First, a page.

Tibia Fracture Infections:
- See: tibia fracture menu (open tibia fractures);
- worst prognostic feature for healing of tibial frxs is infection;
- osteomyelitis of tibia & infected non unions are among the most severe complications after tibial frx, & may lead to amputation;
- probability of infection is related to severity of trauma (see Gustillo classification) and condition of the local environment and
compromise of host Cierny classification);
- infection is most frequent after high velocity, open injuries w/ skin necrosis or skin loss & after ORIF w/ failed flaps or skin coverage;
- Impact of smoking on fracture healing and risk of complications in limb-threatening open tibia fractures.
- Deleterious effect of smoking on healing of open tibia-shaft fractures.
- [Adverse effects if smoking on healing of bones and soft tissues].
- Cigarette smoking and open tibial fractures
- note that the most frequently identified organisms in open tibial fractures are staph aureus and nocosomial organisms;
- Accuracy of cultures swabbing of superficial aspect of wound and needle biopsy in preop assessment of osteomyelitis.
- What is the Rate of Methicillin-resistant Staphylococcus aureus and Gram-negative Infections in Open Fractures?
- aggregation of microbe colonies with in extracellular polysaccharide matrix (glycocalyx) which is adherent to
surface of metal implants or devitalized bone;
- Pathophysiology of Infections After Internal Fixation of Fractures.
- Bacterial adherence to biomaterials and tissue. The significance of its role in clinical sepsis.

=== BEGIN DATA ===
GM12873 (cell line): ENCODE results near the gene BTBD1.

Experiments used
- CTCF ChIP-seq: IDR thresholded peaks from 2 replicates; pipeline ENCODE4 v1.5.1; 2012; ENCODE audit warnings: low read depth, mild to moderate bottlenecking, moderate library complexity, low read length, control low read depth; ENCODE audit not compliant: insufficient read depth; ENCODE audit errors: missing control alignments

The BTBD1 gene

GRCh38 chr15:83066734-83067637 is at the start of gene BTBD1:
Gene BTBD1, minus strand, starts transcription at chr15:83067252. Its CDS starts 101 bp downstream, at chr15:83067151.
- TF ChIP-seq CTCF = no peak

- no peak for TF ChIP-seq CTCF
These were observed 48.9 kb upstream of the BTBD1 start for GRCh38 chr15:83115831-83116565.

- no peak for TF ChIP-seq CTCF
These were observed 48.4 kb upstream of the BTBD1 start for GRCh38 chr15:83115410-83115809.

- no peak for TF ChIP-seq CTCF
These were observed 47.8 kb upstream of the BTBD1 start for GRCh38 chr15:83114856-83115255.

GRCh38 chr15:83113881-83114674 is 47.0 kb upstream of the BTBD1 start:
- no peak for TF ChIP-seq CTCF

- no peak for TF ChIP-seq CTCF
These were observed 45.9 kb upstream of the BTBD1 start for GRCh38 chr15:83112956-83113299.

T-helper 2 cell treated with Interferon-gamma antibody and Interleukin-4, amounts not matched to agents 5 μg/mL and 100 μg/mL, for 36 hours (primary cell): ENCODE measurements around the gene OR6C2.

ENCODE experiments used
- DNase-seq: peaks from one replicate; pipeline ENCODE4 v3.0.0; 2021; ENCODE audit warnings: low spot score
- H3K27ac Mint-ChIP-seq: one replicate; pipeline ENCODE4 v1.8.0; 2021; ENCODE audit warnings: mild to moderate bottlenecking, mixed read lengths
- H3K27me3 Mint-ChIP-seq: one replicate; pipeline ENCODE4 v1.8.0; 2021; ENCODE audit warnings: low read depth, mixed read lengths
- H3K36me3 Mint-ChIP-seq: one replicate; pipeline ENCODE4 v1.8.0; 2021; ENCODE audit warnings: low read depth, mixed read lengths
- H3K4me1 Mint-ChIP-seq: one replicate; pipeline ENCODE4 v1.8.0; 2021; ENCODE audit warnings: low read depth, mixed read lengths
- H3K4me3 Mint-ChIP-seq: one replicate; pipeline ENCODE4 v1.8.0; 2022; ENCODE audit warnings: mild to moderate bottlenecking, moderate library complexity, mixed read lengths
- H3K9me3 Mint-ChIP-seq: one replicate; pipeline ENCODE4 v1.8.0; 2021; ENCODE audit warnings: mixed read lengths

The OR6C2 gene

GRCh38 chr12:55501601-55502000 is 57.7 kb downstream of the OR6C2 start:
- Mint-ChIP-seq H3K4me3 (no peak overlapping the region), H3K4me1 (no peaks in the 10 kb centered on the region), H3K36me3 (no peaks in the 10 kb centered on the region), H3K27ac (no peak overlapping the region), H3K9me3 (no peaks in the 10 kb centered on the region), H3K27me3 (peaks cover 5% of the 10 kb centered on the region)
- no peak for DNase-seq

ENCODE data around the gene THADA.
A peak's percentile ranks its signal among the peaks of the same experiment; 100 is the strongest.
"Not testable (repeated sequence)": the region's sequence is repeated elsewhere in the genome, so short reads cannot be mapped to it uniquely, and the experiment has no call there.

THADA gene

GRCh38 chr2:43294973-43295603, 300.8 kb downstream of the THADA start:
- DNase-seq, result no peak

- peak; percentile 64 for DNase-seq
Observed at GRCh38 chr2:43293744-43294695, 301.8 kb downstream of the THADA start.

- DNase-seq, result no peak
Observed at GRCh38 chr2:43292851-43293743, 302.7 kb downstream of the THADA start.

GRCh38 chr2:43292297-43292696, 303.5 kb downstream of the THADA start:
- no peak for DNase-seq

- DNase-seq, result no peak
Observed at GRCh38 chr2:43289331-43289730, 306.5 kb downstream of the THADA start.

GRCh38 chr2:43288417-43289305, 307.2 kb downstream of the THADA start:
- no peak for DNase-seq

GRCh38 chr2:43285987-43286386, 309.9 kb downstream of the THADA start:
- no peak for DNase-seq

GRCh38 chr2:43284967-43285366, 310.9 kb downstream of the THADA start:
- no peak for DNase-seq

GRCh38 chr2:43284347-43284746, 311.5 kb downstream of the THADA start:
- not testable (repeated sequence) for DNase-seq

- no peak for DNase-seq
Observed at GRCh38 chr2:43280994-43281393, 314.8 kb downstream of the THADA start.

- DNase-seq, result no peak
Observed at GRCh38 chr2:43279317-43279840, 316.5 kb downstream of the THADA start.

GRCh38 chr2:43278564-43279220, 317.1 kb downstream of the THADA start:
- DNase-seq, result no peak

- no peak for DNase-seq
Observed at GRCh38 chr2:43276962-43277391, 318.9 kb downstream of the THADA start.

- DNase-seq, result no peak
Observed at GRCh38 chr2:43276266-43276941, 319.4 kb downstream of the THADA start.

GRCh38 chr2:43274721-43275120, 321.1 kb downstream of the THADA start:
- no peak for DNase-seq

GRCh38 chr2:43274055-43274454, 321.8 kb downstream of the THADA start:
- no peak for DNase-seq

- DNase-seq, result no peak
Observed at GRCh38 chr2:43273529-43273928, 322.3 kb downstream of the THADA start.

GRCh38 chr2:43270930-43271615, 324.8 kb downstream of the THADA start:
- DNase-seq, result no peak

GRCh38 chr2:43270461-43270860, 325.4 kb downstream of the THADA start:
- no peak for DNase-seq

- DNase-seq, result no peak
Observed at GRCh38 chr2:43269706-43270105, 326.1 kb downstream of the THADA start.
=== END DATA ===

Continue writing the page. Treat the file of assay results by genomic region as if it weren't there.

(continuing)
- Application of a rat osteomyelitis model to compare in vivo and in vitro the antibiotic efficacy against bacteria with high capacity to form biofilms.
- Radiographic Studies:
- look for bone resorption, periosteal or endosteal new bone formation, cortical irregularities, and sequestrum;
- involucrum: reactive new bone which is formed inorder to contain the infection;
- sinograms may delineate extent of infected area;
- CT and/or MRI may be useful in some situations;
- Disease activity in osteomyelitis: role of radiography.
- Current concepts in posttraumatic osteomyelitis: a diagnostic challenge with new imaging options.
- Osteomyelitis: characteristics and pitfalls of diagnosis with MR imaging.
- Treatment Considerations:
- antibiotics for osteo
- preoperative, intraoperative, and postoperative antibiotic treatment will lower incidence of deep wound infections;
- acute frx debridement: and management of sequestrum
- pressure irrigation:
- Osteomyelitis in grade II and III open tibia fractures with late debridement.
- Maintenance of Hardware After Early Postoperative Infection Following Fracture Internal Fixation
- soft tissue management:
- wound management and contaminated wound care:
- antibiotic bead pouch placed in bony defects;
- wound vac
- Local antibiotic therapy in the treatment of open fractures and osteomyelitis.
- Newer methods of antimicrobial delivery for bone and joint infections.
- Negative pressure dressings as an alternative technique for the treatment of infected wounds.
- soft tissue coverage: soft tissue coverage may be necessary for large defects;